Craigdarroch Castle

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Craigdarroch Castle
Craigdarroch Castle just after sunset - view from the south, Victoria, Canada 01.jpg
Craigdarroch Castle is located in British Columbia
Craigdarroch Castle
Location in British Columbia
Established1890 (construction), 1979 (museum)
Location1050 Joan Crescent
Victoria, British Columbia
V8S 3L5
Coordinates48°25′21″N 123°20′37″W / 48.422585°N 123.343704°W / 48.422585; -123.343704
TypeHistoric house museum (Victorian era)
Visitors150,000 per year
Public transit accessVictoria Regional Transit System #11 and #14 bus
Websitewww.thecastle.ca
Official nameCraigdarroch National Historic Site of Canada
Designated1992

Craigdarroch Castle in Victoria, British Columbia, Canada, is a historic, Victorian-era Scottish Baronial mansion. It was designated a National Historic Site of Canada due to its landmark status in Victoria.[1]

History[edit]

A period exhibit in Craigdarroch's billiards room. The home has served as a historical museum since 1979.

It was constructed in the late 1800s as a family residence for the wealthy coal baron Robert Dunsmuir and his wife Joan. Robert died in April 1889, 17 months before construction on the castle was completed. His sons Alexander and James took over the role of finishing the home after his death. James also commissioned the construction of Victoria's second "castle"; Hatley Castle located in Colwood, British Columbia.[2]

Upon the death of Robert Dunsmuir's widow, Joan, the Craigdarroch estate was sold to land speculator Griffith Hughes for $38,000 who subdivided the estate into building lots.[3] To stimulate sales during a slow real estate market, Griffiths announced that the home would be the subject of a raffle, to be won by one of the purchasers of the residential parcels carved from the estate. The winner, Solomon Cameron, mortgaged the home to finance other speculative ventures which failed, leaving him broke, and in 1919 ownership of the home passed to one of Cameron's creditors, the Bank of Montreal.[4]

The building later served as a military hospital, college, offices, and a conservatory, before it was re-purposed into a historical museum in 1979. The museum is currently owned by the Craigdarroch Castle Historical Museum Society, which is a private non-profit society, and is open to the public. The building is a tourist attraction, and receives 150,000 visitors a year.

The building was designated as a National Historic Site of Canada in 1992.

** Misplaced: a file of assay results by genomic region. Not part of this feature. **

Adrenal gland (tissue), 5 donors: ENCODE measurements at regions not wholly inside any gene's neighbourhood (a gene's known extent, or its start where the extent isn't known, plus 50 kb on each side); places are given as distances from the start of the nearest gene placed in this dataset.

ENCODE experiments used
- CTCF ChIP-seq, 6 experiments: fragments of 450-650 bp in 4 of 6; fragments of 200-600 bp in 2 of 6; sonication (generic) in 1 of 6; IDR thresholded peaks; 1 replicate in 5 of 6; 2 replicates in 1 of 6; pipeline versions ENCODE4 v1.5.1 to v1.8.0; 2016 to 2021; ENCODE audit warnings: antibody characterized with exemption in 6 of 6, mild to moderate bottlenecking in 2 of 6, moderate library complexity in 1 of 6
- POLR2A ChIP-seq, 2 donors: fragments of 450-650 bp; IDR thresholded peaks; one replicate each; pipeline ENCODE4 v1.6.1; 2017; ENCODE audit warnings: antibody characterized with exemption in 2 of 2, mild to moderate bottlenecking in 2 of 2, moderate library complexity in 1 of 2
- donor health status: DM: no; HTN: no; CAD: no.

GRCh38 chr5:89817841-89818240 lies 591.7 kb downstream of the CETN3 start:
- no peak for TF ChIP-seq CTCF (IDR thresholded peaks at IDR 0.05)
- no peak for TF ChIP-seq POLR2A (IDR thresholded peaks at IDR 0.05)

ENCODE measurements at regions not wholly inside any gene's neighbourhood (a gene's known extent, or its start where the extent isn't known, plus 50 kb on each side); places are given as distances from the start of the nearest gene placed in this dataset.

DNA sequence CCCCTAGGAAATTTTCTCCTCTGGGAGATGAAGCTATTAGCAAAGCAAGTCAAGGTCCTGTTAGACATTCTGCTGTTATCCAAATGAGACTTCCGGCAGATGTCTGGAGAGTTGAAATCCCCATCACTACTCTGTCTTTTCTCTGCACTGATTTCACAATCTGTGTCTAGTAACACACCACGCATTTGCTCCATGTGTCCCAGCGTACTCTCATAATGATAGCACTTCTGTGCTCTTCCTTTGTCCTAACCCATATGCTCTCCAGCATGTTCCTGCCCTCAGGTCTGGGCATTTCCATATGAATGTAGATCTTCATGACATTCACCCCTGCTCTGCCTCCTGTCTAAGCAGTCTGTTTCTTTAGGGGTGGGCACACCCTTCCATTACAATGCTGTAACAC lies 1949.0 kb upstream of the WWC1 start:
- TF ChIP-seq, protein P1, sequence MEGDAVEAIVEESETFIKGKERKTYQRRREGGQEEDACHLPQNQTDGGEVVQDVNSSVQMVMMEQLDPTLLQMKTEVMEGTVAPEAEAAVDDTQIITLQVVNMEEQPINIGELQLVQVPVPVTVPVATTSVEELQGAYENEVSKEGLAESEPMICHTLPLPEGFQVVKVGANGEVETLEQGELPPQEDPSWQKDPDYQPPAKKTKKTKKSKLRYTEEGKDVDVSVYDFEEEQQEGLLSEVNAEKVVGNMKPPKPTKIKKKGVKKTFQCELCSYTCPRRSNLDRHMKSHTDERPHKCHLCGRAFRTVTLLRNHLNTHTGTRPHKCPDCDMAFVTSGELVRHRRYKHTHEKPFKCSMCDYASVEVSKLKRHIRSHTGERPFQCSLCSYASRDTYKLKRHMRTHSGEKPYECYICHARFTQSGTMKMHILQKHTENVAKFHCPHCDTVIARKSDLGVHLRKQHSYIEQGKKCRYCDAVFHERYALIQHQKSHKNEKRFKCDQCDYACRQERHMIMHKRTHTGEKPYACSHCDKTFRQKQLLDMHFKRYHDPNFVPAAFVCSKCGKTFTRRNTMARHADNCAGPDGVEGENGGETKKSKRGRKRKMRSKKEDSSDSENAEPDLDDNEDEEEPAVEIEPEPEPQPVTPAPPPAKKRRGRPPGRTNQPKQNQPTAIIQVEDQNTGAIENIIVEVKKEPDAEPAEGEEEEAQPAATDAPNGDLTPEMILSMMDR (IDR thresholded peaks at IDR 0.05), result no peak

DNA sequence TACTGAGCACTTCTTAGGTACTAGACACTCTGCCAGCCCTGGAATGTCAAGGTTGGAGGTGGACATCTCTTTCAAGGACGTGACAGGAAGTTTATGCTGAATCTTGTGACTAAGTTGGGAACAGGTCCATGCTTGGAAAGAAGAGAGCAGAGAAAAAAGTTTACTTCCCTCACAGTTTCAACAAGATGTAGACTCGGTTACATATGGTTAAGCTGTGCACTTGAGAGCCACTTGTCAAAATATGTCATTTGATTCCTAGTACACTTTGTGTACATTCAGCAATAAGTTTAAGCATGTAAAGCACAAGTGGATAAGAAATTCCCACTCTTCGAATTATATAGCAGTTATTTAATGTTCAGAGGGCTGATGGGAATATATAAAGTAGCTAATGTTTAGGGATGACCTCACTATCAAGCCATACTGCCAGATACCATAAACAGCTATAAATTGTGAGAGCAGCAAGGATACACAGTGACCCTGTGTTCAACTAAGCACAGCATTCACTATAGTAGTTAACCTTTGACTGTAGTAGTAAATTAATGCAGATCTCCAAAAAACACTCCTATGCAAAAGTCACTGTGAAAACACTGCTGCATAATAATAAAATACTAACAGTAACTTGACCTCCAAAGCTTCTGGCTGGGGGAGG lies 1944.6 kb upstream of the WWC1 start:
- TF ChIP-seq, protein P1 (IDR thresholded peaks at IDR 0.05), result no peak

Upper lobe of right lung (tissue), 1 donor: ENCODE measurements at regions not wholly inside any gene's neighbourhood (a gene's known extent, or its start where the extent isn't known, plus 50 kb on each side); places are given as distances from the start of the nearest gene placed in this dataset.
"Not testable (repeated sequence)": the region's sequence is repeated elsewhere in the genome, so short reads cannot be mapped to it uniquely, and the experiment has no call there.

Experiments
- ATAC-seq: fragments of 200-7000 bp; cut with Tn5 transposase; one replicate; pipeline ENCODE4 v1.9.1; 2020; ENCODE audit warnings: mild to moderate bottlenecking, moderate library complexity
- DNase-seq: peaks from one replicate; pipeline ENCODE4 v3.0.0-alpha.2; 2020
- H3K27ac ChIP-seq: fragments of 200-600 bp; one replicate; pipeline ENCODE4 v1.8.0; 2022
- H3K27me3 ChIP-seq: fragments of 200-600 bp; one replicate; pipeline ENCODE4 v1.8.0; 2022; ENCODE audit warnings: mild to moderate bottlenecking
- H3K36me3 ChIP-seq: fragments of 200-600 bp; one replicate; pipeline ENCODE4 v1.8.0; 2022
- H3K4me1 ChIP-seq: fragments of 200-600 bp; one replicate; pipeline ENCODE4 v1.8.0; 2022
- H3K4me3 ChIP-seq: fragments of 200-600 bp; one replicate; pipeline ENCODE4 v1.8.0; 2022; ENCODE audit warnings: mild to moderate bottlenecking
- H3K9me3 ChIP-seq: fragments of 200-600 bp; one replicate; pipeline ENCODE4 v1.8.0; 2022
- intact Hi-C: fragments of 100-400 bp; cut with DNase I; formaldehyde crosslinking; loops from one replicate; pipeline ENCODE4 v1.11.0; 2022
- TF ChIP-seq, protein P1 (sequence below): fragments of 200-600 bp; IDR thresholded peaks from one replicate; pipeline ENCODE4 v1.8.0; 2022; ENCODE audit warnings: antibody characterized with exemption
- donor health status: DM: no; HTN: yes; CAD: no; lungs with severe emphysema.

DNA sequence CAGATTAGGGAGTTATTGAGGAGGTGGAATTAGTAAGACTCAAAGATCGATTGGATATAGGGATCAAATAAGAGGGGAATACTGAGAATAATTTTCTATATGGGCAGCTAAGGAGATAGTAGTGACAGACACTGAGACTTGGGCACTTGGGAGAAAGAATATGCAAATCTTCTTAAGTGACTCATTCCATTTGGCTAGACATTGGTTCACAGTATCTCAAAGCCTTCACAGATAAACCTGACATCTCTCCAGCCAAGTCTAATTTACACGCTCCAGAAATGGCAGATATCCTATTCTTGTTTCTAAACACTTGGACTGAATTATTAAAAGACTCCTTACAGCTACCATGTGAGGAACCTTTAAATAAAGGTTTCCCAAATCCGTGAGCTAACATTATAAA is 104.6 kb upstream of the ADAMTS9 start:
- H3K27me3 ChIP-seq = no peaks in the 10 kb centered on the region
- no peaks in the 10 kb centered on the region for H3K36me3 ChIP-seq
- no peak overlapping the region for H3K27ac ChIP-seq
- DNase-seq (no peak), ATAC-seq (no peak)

Since its completion in 1890, the building had six major occupants, including:

Architecture[edit]

Stained windows in Craigdarroch Castle, a noted feature of the building.

Craigdarroch Castle is believed to have cost as much as $500,000 when it was built, and included granite from British Columbia, tile from San Francisco, and an oak staircase prefabricated in Chicago.[6] When originally constructed Craigdarroch stood in grounds comprising 28 acres (110,000 m2) of formal gardens in Victoria's Rockland neighbourhood.[7] Craigdarroch Castle has 39 rooms and over 25,000 square feet (2,300 m2).

The four-story Craigdarroch Castle still has lavish furnishings from the 1890s and is known for its stained-glass and intricate woodwork. The Institute for Stained Glass in Canada has documented the stained glass at Craigdarroch Castle.[8]

The initial architect of the castle, Warren Heywood Williams, also died before completion of the home. His work was taken over by his associate, Arthur L. Smith, in 1890.

See also[edit]

References[edit]

  1. ^ Craigdarroch Castle. Canadian Register of Historic Places. Retrieved 30 October 2011.
  2. ^ "Hatley Castle Website". www.hatleycastle.com. Retrieved 2013-09-24.
  3. ^ Reksten, Terry, The Dunsmuir Saga, Vancouver; Douglas & McIntyre, 1991, p. 200.
  4. ^ Reksten, p. 200
  5. ^ "A SHORT HISTORY OF CRAIGDARROCH CASTLE" (PDF). www.thecastle.ca. Archived from the original (PDF) on 2013-02-06. Retrieved 2013-09-24.
  6. ^ Segger, Martin and Franklin, Douglas, Victoria; A Primer for Regional History in Architecture, Victoria; Heritage Architectural Guides, p. 285
  7. ^ Segger and Franklin, p. 287
  8. ^ "Craigdarroch Castle". www.stainedglasscanada.ca. Retrieved 2013-09-24.

External links[edit]